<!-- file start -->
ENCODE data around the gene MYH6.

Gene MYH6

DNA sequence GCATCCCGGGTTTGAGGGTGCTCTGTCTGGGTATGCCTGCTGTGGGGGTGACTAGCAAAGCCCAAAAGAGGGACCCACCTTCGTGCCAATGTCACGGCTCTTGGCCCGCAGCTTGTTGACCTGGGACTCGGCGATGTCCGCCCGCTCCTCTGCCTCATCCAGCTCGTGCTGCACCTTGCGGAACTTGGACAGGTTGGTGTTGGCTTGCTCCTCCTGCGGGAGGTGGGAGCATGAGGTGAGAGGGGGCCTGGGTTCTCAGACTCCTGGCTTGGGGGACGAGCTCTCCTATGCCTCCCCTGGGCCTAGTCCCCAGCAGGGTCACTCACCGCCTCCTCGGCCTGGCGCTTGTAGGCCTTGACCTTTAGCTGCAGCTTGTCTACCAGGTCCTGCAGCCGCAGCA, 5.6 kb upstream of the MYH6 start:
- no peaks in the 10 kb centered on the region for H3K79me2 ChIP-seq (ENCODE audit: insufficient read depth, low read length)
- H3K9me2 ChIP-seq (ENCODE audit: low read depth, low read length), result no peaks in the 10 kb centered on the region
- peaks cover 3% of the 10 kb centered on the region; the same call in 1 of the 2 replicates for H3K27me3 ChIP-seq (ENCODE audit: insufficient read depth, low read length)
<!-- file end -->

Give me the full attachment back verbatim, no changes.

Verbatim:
ENCODE data around the gene MYH6.

Gene MYH6

DNA sequence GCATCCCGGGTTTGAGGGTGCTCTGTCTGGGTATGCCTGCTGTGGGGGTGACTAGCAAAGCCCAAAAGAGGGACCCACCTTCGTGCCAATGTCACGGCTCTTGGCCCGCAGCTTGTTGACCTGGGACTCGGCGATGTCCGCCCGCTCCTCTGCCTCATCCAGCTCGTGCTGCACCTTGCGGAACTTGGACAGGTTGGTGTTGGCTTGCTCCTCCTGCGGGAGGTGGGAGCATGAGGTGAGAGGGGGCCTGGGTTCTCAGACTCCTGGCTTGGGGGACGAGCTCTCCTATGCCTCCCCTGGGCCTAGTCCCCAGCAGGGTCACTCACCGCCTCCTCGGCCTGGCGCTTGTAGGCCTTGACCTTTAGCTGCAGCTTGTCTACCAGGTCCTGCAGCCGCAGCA, 5.6 kb upstream of the MYH6 start:
- no peaks in the 10 kb centered on the region for H3K79me2 ChIP-seq (ENCODE audit: insufficient read depth, low read length)
- H3K9me2 ChIP-seq (ENCODE audit: low read depth, low read length), result no peaks in the 10 kb centered on the region
- peaks cover 3% of the 10 kb centered on the region; the same call in 1 of the 2 replicates for H3K27me3 ChIP-seq (ENCODE audit: insufficient read depth, low read length)